Most people associate ‘inflation’ with rising prices, but the disease goes much deeper than that. Inflation is a phenomenon wherein money becomes so abundant it disrupts relative price formation and hence interferes with the vital transmission of information about the state of the countless interactions of supply and demand, plenty and scarcity, which take place on the market. As the fever rises, mistakes accumulate, conflicts intensify, timings clash, finances become stretched, and coherence is lost. A rising price is one thing. Prices -plural- rising at varying speeds and in an ever less predictable manner is a much more dangerous pathology.
An uneasy calm has descended on the markets since the end of the first quarter put a stop to the heavy liquidation in bonds and some gained the sense that commodities were perhaps a little overcooked. The rebalancing and retracements those two entailed could yet run further, but we very much doubt that we’ve seen the last of the inflationary wave.
Inflation, Milton Friedman famously said, is a monetary phenomenon. But it is also one given the readiest of outlets through recourse to what we call ‘fiscal’ policy – i.e., by spendthrift governments borrowing money created at their call and forced into the system by means of warfare, welfare, contracting, cronyism, bureaucratic expansion and plain old boondogglery. Arguably, this is where we find ourselves today, in a world where supply is no longer likely to meet demand as abundantly and as effortlessly as has been the case these past twenty years.
Markets seem happy for now to focus on the carrot of a vaccine while ignoring the stick of the further severe restrictions to life and liberty being implemented while we await its delivery. Whether or not it offers a release from bondage, the state’s rediscovered taste for authoritarianism will, however, take some good time to dispel, while its corollary – the move toward taking an ever greater role amid the wreckage of the private economy – is being pursued with relish. Whatever the sloganizing, this is very unlikely to Build anything Back Better – only dearer and scarcer.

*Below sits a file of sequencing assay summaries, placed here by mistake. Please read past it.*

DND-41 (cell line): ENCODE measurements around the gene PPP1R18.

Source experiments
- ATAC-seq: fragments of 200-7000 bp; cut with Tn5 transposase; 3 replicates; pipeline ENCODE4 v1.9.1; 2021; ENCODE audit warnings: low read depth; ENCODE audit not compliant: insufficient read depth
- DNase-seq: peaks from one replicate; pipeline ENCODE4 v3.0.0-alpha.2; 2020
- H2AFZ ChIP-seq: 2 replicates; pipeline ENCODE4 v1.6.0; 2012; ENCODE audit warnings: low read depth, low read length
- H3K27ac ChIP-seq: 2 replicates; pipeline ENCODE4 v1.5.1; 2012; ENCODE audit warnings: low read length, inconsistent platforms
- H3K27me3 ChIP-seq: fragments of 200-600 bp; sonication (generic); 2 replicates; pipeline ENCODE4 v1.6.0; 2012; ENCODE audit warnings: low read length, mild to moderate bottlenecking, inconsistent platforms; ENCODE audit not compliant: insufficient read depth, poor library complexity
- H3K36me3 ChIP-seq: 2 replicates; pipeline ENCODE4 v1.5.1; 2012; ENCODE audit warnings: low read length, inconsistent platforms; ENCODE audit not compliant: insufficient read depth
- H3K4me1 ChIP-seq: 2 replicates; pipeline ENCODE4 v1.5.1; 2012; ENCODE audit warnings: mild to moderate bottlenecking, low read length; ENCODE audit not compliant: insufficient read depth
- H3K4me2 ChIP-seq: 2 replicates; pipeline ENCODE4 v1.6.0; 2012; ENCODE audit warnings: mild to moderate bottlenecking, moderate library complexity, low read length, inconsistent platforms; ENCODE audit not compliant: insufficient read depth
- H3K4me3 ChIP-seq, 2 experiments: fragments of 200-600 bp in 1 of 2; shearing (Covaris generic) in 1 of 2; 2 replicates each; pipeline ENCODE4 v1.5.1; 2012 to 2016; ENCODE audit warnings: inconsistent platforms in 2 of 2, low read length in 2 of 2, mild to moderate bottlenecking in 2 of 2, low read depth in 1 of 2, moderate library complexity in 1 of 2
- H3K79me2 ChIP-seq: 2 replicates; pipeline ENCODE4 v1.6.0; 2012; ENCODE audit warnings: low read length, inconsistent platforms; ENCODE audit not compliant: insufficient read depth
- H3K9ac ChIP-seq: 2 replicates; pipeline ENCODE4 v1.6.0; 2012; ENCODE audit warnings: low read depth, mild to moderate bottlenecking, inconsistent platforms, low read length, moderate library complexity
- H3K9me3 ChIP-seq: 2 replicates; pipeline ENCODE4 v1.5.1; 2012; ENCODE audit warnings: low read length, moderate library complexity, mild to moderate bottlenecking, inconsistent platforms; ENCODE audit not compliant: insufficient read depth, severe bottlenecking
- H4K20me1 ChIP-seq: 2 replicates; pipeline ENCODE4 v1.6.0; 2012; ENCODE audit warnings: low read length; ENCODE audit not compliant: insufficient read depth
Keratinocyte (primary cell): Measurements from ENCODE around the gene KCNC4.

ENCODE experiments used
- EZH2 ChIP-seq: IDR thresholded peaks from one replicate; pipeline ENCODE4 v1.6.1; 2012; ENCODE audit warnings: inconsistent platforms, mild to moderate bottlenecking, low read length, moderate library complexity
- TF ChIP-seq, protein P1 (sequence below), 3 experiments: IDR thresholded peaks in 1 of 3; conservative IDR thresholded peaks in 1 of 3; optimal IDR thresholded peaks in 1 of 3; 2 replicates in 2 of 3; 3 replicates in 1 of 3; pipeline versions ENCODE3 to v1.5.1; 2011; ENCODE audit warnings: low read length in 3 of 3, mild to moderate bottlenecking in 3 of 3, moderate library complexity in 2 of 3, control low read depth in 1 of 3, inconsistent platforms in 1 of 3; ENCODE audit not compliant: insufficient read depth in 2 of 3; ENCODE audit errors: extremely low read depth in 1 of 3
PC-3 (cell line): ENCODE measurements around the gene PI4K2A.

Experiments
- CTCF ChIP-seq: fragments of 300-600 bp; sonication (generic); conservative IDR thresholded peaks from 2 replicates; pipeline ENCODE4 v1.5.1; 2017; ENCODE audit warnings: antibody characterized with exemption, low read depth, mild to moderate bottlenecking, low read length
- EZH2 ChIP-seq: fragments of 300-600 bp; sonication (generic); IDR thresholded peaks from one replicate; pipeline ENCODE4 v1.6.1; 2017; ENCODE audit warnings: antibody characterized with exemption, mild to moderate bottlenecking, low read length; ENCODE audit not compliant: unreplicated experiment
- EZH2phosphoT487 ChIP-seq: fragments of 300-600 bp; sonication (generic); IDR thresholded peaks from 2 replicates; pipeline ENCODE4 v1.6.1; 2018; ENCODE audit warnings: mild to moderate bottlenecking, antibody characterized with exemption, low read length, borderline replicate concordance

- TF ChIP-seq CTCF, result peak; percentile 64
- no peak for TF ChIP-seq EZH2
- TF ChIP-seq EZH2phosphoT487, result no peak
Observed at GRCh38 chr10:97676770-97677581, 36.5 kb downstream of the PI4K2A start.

We ended the summer by saying that – barring another disastrous, COVID19-inspired, mass governmental embargo on everyday economic activity – the miners, makers, movers, and merchants of the things we need to run our lives when we are not scrolling through Instagram or pretending to pay attention to a yet another pointless Zoom conference would begin to make up ground lost in lockdown to the providers of such diversions. State interference would henceforth take other, more chronic forms of hindrance: tending deliberately to boost demand while making its satisfaction progressively more difficult. So far – broadly speaking – so good.
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It’s not just the leaves that often turn when the year begins, with gathering pace, to slip towards its chilly end. Markets often do, too.
Given this backdrop, the sell-off in the Nasdaq – in the marvelled-at ‘Growth’ stocks, in the FAANGs, and in Tesla – comes at a moment which is particularly intriguing for reasons which go far beyond whatever coup SoftBank may or may not have attempted and whether those irritating Lockdown Livermores have finally gotten their comeuppance.
On April 13th, a financial pundit with a wide media following made the following (loosely transcribed) proposition about US banking stocks: Banks won’t rally because rates -long and short- are too low; Japan is our marker – banks there falling while their US/EZ peers rose pre-GFC and have not made any ground since; vis-à-vis their EZ peers, US bank returns have long been anomalous, ergo their out-performance won’t be repeated. We demur in the main.
On March 15th, the Eurozone branch of the Throw-more-money-at-it lobby were making themselves heard, calling for the ECB to run the printing presses for a limited (author pulls down lower eyelid with index finger) period as a supplement to the to the €120 billion in extra security purchases already made to that point. [NB total ‘assistance’ to April 17th had reached to €275bln in RP, €148bln in securities, and €126bln in FX swaps for a total of €550bln in five short weeks].We responded:-